Its public broadcast on TV of its religious program brings it out of the bosom of internal belief. Television is a medium that reaches even the eyes and ears of children. The Court iterates the rule that the exercise of religious freedom can be

regulated by the State when it will bring about the clear and present danger of some substantive evil which the State is duty bound to prevent, i.e., serious detriment to the more overriding interest of public health, public morals, or public welfare. x x x . The bewildering rise of weird religious cults espousing violence as an article of faith also proves the wisdom of our rule rejecting a strict let alone policy on the exercise of religion. For sure, we shall continue to subject any act pinching the space for the free exercise of religion to a heightened scrutiny but we shall not leave its rational exercise to the irrationality of man. For when religion divides and its exercise destroys, the State should not stand still.19

However, with regard to categorizing INC's controversial biblical interpretations and attacks against contrary religious beliefs as "indecent" and "contrary to law and good customs," the Court held otherwise, to wit:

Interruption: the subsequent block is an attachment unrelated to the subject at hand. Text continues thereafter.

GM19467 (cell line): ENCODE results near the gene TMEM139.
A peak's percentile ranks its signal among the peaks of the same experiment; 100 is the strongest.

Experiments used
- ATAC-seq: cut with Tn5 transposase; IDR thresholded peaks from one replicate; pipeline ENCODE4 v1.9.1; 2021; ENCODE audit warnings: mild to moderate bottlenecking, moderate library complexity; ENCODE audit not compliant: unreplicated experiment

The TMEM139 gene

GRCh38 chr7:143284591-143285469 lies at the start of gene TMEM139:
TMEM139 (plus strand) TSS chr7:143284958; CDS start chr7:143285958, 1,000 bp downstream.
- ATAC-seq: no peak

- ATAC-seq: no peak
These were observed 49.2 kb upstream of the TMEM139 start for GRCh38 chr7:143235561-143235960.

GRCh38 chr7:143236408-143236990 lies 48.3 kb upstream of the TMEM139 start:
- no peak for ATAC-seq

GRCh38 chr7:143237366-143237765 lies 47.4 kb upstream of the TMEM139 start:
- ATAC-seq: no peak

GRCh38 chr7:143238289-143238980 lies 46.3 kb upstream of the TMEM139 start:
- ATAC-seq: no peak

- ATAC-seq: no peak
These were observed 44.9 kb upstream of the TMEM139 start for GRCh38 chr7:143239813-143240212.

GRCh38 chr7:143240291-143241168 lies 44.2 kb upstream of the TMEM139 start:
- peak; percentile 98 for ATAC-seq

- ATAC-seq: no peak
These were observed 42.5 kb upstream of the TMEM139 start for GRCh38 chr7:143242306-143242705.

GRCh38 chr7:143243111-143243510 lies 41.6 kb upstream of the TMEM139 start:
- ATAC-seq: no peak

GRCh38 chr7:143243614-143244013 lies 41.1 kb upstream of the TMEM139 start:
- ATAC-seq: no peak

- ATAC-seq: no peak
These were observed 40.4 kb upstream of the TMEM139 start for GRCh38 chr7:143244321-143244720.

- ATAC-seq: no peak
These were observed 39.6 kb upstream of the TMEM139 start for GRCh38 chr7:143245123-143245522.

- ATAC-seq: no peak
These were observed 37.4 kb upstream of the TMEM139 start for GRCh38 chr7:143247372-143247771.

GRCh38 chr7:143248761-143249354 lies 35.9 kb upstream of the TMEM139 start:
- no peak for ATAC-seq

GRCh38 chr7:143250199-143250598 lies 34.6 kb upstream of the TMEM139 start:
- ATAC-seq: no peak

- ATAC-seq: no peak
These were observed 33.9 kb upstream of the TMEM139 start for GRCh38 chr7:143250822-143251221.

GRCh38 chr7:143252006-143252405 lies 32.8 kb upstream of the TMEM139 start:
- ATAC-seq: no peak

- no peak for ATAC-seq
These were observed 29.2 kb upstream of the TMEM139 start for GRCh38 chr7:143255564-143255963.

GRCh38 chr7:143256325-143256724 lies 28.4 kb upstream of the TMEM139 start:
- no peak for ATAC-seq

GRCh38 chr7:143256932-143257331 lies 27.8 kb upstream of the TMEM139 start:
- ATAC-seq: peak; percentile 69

First. Deeply ensconced in our fundamental law is its hostility against all prior restraints on speech, including religious speech. Hence, any act that restrains speech is hobbled by the presumption of invalidity and should be greeted with furrowed brows. It is the burden of the respondent Board to overthrow this presumption. If it fails to discharge this burden, its act of censorship will be struck down. It failed in the case at bar.

Second. The evidence shows that the respondent Board x-rated petitioner's TV series for "attacking" other religions, especially the Catholic church. An examination of the evidence, x x x, will show that the so-called "attacks" are mere criticisms of some of the deeply held dogmas and tenets of other religions. x x x. Yet they were considered by the respondent court as indecent, contrary to law and good customs, hence, can be prohibited from public viewing under section 3 (c) of PD 1986. This ruling clearly suppresses petitioner's freedom of speech and interferes with its right to free exercise of religion. x x x

x x x x